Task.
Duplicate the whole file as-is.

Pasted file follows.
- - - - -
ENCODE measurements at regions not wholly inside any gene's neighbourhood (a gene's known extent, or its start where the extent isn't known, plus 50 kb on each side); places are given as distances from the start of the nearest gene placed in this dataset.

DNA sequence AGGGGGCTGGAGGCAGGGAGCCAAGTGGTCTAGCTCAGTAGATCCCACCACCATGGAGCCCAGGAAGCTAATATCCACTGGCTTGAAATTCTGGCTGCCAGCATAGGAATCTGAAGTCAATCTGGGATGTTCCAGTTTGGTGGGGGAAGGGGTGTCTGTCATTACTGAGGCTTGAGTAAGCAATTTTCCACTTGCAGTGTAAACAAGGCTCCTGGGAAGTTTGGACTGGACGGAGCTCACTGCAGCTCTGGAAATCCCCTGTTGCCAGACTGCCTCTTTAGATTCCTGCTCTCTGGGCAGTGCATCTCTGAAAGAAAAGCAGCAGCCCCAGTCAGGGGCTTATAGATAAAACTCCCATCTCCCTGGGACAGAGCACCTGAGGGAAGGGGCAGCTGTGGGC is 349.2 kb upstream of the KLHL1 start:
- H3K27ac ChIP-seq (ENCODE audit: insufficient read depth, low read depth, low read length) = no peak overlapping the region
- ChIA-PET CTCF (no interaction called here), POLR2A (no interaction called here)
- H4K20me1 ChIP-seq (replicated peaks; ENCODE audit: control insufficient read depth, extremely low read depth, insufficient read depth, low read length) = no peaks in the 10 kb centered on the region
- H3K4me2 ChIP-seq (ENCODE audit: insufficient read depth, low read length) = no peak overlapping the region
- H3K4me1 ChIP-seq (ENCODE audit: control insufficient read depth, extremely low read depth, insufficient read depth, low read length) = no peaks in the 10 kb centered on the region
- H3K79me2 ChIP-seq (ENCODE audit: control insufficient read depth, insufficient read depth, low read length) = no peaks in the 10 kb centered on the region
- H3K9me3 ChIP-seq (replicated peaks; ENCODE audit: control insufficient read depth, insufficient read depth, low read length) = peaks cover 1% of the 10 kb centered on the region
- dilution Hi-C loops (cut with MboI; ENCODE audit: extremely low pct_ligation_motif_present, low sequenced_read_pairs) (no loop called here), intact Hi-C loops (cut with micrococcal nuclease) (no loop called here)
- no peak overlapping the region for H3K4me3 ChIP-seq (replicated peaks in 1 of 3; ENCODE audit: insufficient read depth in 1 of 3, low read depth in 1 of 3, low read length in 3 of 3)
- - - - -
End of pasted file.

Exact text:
ENCODE measurements at regions not wholly inside any gene's neighbourhood (a gene's known extent, or its start where the extent isn't known, plus 50 kb on each side); places are given as distances from the start of the nearest gene placed in this dataset.

DNA sequence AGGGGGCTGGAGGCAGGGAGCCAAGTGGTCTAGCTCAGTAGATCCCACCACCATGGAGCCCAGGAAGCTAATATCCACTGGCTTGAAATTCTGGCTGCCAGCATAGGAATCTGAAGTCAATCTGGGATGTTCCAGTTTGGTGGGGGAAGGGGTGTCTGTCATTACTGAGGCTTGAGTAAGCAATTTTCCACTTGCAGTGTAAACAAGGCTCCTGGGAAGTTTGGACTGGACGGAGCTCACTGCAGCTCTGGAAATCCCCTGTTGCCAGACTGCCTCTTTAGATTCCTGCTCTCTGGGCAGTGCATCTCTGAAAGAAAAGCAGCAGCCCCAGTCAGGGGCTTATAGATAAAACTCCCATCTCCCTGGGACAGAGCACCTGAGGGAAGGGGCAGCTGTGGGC is 349.2 kb upstream of the KLHL1 start:
- H3K27ac ChIP-seq (ENCODE audit: insufficient read depth, low read depth, low read length) = no peak overlapping the region
- ChIA-PET CTCF (no interaction called here), POLR2A (no interaction called here)
- H4K20me1 ChIP-seq (replicated peaks; ENCODE audit: control insufficient read depth, extremely low read depth, insufficient read depth, low read length) = no peaks in the 10 kb centered on the region
- H3K4me2 ChIP-seq (ENCODE audit: insufficient read depth, low read length) = no peak overlapping the region
- H3K4me1 ChIP-seq (ENCODE audit: control insufficient read depth, extremely low read depth, insufficient read depth, low read length) = no peaks in the 10 kb centered on the region
- H3K79me2 ChIP-seq (ENCODE audit: control insufficient read depth, insufficient read depth, low read length) = no peaks in the 10 kb centered on the region
- H3K9me3 ChIP-seq (replicated peaks; ENCODE audit: control insufficient read depth, insufficient read depth, low read length) = peaks cover 1% of the 10 kb centered on the region
- dilution Hi-C loops (cut with MboI; ENCODE audit: extremely low pct_ligation_motif_present, low sequenced_read_pairs) (no loop called here), intact Hi-C loops (cut with micrococcal nuclease) (no loop called here)
- no peak overlapping the region for H3K4me3 ChIP-seq (replicated peaks in 1 of 3; ENCODE audit: insufficient read depth in 1 of 3, low read depth in 1 of 3, low read length in 3 of 3)